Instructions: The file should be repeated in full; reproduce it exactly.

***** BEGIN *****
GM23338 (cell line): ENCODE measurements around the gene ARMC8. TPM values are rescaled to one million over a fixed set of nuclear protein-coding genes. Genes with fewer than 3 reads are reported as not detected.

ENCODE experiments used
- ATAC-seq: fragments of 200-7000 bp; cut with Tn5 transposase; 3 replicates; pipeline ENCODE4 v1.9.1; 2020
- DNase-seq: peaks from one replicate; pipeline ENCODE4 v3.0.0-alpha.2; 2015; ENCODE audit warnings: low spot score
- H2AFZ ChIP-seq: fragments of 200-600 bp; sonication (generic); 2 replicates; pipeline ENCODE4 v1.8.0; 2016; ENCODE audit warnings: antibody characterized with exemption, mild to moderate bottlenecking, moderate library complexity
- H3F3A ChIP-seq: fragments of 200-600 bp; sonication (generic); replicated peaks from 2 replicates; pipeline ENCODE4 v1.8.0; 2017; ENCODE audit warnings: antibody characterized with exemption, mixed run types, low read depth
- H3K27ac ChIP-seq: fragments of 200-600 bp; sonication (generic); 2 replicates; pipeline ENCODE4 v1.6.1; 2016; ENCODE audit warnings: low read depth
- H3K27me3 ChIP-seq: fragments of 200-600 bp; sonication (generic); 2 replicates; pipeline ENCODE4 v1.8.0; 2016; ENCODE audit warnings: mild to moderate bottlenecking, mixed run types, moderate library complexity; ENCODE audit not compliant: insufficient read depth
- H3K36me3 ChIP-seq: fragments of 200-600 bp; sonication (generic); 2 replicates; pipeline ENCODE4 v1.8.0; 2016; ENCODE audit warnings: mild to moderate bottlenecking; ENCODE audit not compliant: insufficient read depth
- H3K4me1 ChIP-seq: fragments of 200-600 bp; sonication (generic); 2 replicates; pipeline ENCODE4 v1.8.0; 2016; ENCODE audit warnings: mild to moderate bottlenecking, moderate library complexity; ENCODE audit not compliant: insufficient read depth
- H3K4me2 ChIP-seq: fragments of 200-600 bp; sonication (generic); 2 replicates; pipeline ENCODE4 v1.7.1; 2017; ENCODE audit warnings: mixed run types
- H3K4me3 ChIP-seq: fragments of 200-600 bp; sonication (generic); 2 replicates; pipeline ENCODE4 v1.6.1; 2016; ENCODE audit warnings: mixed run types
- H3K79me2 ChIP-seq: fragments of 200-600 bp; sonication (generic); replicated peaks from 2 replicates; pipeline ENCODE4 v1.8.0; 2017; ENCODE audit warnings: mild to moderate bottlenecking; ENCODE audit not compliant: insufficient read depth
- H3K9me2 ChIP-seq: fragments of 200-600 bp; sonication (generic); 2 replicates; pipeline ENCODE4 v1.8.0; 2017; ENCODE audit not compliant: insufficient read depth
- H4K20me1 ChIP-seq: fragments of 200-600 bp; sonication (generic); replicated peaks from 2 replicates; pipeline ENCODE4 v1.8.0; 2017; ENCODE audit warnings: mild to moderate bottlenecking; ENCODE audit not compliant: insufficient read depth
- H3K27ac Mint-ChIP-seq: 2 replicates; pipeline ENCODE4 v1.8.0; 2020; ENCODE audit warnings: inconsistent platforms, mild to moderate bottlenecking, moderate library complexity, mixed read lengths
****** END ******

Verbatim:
GM23338 (cell line): ENCODE measurements around the gene ARMC8. TPM values are rescaled to one million over a fixed set of nuclear protein-coding genes. Genes with fewer than 3 reads are reported as not detected.

ENCODE experiments used
- ATAC-seq: fragments of 200-7000 bp; cut with Tn5 transposase; 3 replicates; pipeline ENCODE4 v1.9.1; 2020
- DNase-seq: peaks from one replicate; pipeline ENCODE4 v3.0.0-alpha.2; 2015; ENCODE audit warnings: low spot score
- H2AFZ ChIP-seq: fragments of 200-600 bp; sonication (generic); 2 replicates; pipeline ENCODE4 v1.8.0; 2016; ENCODE audit warnings: antibody characterized with exemption, mild to moderate bottlenecking, moderate library complexity
- H3F3A ChIP-seq: fragments of 200-600 bp; sonication (generic); replicated peaks from 2 replicates; pipeline ENCODE4 v1.8.0; 2017; ENCODE audit warnings: antibody characterized with exemption, mixed run types, low read depth
- H3K27ac ChIP-seq: fragments of 200-600 bp; sonication (generic); 2 replicates; pipeline ENCODE4 v1.6.1; 2016; ENCODE audit warnings: low read depth
- H3K27me3 ChIP-seq: fragments of 200-600 bp; sonication (generic); 2 replicates; pipeline ENCODE4 v1.8.0; 2016; ENCODE audit warnings: mild to moderate bottlenecking, mixed run types, moderate library complexity; ENCODE audit not compliant: insufficient read depth
- H3K36me3 ChIP-seq: fragments of 200-600 bp; sonication (generic); 2 replicates; pipeline ENCODE4 v1.8.0; 2016; ENCODE audit warnings: mild to moderate bottlenecking; ENCODE audit not compliant: insufficient read depth
- H3K4me1 ChIP-seq: fragments of 200-600 bp; sonication (generic); 2 replicates; pipeline ENCODE4 v1.8.0; 2016; ENCODE audit warnings: mild to moderate bottlenecking, moderate library complexity; ENCODE audit not compliant: insufficient read depth
- H3K4me2 ChIP-seq: fragments of 200-600 bp; sonication (generic); 2 replicates; pipeline ENCODE4 v1.7.1; 2017; ENCODE audit warnings: mixed run types
- H3K4me3 ChIP-seq: fragments of 200-600 bp; sonication (generic); 2 replicates; pipeline ENCODE4 v1.6.1; 2016; ENCODE audit warnings: mixed run types
- H3K79me2 ChIP-seq: fragments of 200-600 bp; sonication (generic); replicated peaks from 2 replicates; pipeline ENCODE4 v1.8.0; 2017; ENCODE audit warnings: mild to moderate bottlenecking; ENCODE audit not compliant: insufficient read depth
- H3K9me2 ChIP-seq: fragments of 200-600 bp; sonication (generic); 2 replicates; pipeline ENCODE4 v1.8.0; 2017; ENCODE audit not compliant: insufficient read depth
- H4K20me1 ChIP-seq: fragments of 200-600 bp; sonication (generic); replicated peaks from 2 replicates; pipeline ENCODE4 v1.8.0; 2017; ENCODE audit warnings: mild to moderate bottlenecking; ENCODE audit not compliant: insufficient read depth
- H3K27ac Mint-ChIP-seq: 2 replicates; pipeline ENCODE4 v1.8.0; 2020; ENCODE audit warnings: inconsistent platforms, mild to moderate bottlenecking, moderate library complexity, mixed read lengths